Uma interessante visão dos deuses gregos, na "Apologia" de Aristides de Atenas
Na Apologia de Aristides de Atenas pode ser encontrada esta interessante sequência, que nos permite ver a forma como os cristãos viam alguns deuses gregos, e seus mitos:
Before everything else the Greeks introduce as a god Kronos, which is interpreted Chiun; and the worshippers of this deity sacrifice to him their children: and some of them they burn while yet living. Concerning him they say that he took him Rhea to wife; and from her he begat many sons; from whom he begat also Dios, who is called Zeus; and at the last he went mad and, for fear of an oracle which was told him, began to eat his children. And from him Zeus was stolen away, and he did not perceive it: and at the last Zeus bound him and cut off his genitals and cast them in the sea: whence, as they say in the fable, was born Aphrodite, who is called Astera: and he cast Kronos bound into darkness. Great then is the error and scorn which the Greeks have introduced concerning the head of their gods, in that they have said all these things about him, O king. It is not possible that God should be bound or amputated; otherwise it is a great misfortune.
And after Kronos they introduce another god, Zeus; and they say concerning this one, that he received the headship and became king of all the gods; and they say concerning him that he was changed into cattle and everything else, in order that he might commit adultery with mortal women, and might raise up to himself children from them. Since at one time they say he was changed into a bull on account of his passion for Europa and for Pasiphae; and again he was changed into the likeness of gold on account of his passion for Danae: and into a swan, through his passion for Lcda; and into a man through his passion for Antiope; and into lightning on account of his passion for the Moon: so that from these he begat many children: for they say that from Antiope he begat Zethus and Amphion; and from the Moon, Dionysus; from Alkmena, Herakles; and from Leto, Apollo and Artemis; and from Danae, Perseus; and from Leda, Castor and Polydeuces and Helene; and from Mnemosyne he begat nine daughters, those whom he called the Muses; and from Europa, Minos and Rhadamanthus and Sarpedon. But last of all he was changed into the likeness of an eagle on account of his passion for Ganymede the shepherd.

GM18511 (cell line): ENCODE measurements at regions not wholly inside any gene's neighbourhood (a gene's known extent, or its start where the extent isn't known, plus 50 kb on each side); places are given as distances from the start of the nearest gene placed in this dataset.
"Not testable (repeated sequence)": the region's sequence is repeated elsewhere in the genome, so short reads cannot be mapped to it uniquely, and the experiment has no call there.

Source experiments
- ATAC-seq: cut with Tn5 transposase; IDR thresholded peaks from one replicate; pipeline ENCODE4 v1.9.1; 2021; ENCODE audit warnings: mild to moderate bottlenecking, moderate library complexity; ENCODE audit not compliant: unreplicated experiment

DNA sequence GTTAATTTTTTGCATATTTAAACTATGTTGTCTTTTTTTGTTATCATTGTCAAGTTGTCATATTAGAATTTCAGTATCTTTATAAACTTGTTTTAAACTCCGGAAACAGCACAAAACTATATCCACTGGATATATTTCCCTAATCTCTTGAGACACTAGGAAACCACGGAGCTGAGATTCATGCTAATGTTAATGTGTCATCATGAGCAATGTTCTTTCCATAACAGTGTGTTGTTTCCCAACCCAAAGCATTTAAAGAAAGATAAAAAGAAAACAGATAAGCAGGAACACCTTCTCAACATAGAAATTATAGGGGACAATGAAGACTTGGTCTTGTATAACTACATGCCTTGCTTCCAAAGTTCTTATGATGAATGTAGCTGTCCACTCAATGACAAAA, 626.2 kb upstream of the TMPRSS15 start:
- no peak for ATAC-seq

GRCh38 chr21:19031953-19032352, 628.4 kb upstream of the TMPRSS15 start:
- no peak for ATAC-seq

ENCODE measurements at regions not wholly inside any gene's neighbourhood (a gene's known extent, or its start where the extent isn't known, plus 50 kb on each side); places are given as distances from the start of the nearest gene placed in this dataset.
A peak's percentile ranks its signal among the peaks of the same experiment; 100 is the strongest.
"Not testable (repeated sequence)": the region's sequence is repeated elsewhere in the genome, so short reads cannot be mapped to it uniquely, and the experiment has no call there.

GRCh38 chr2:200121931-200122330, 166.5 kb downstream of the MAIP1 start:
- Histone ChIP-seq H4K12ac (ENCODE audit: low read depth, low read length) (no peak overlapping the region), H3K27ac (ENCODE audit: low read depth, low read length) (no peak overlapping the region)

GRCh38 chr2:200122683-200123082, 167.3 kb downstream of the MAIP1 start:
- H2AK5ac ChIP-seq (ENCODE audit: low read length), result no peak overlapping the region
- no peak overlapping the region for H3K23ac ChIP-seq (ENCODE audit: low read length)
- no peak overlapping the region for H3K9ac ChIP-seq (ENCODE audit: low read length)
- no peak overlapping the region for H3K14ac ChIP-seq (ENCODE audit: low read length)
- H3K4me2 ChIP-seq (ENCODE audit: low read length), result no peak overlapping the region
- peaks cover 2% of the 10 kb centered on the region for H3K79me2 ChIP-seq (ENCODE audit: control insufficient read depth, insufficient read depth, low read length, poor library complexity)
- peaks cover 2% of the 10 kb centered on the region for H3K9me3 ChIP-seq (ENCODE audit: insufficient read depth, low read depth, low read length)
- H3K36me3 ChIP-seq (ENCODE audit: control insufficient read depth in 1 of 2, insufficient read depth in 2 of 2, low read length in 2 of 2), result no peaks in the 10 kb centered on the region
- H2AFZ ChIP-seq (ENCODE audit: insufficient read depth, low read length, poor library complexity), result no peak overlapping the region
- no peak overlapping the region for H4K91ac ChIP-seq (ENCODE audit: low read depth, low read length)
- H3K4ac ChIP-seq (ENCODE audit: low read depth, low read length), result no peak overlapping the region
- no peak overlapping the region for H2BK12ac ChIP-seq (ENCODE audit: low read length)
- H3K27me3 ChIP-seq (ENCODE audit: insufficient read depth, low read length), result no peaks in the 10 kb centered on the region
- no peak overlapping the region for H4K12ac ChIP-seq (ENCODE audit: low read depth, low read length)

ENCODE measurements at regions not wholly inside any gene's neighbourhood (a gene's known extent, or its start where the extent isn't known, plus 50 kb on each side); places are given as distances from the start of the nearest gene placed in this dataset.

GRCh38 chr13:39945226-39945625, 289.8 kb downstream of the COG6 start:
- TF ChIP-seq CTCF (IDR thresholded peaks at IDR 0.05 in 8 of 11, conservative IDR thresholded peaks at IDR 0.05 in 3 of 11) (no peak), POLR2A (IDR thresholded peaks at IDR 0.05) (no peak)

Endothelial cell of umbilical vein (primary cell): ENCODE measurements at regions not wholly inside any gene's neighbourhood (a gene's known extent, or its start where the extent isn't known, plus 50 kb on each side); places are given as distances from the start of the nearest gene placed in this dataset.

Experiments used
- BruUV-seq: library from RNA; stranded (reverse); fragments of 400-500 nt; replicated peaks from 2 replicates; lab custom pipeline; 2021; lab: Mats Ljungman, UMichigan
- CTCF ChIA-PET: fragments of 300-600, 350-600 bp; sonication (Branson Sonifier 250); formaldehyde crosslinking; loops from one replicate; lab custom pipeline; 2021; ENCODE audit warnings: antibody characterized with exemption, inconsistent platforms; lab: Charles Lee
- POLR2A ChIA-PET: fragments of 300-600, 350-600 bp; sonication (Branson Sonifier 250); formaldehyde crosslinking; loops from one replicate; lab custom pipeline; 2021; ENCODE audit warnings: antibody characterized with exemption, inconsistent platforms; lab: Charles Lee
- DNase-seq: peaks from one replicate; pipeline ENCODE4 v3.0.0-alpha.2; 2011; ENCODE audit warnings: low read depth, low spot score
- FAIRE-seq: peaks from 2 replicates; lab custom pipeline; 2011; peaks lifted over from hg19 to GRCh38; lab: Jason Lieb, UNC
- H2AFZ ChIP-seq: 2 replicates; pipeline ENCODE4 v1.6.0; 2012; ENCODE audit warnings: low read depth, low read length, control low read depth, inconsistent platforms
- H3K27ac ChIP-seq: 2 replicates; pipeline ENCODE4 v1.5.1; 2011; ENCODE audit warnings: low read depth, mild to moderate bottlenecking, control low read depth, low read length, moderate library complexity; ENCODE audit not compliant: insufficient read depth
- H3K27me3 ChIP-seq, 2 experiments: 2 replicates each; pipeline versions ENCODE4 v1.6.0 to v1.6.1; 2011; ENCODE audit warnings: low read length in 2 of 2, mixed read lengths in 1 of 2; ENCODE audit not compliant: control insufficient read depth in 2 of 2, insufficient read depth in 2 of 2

Because of these stories, O king, much evil has befallen the race of men who are at this present day, since they imitate their gods, and commit adultery, and are defiled with their mothers and sisters, and in sleeping with males: and some of them have dared to kill even their fathers. For if he, who is said to be the head and king of their gods, has done these things, how much more shall his worshippers imitate him!
Esta sequência é depois continuada críticas individuais a cada um dos deuses; quem quiser ler essa parte, bem mais extensa, poderá consultá-la no link acima...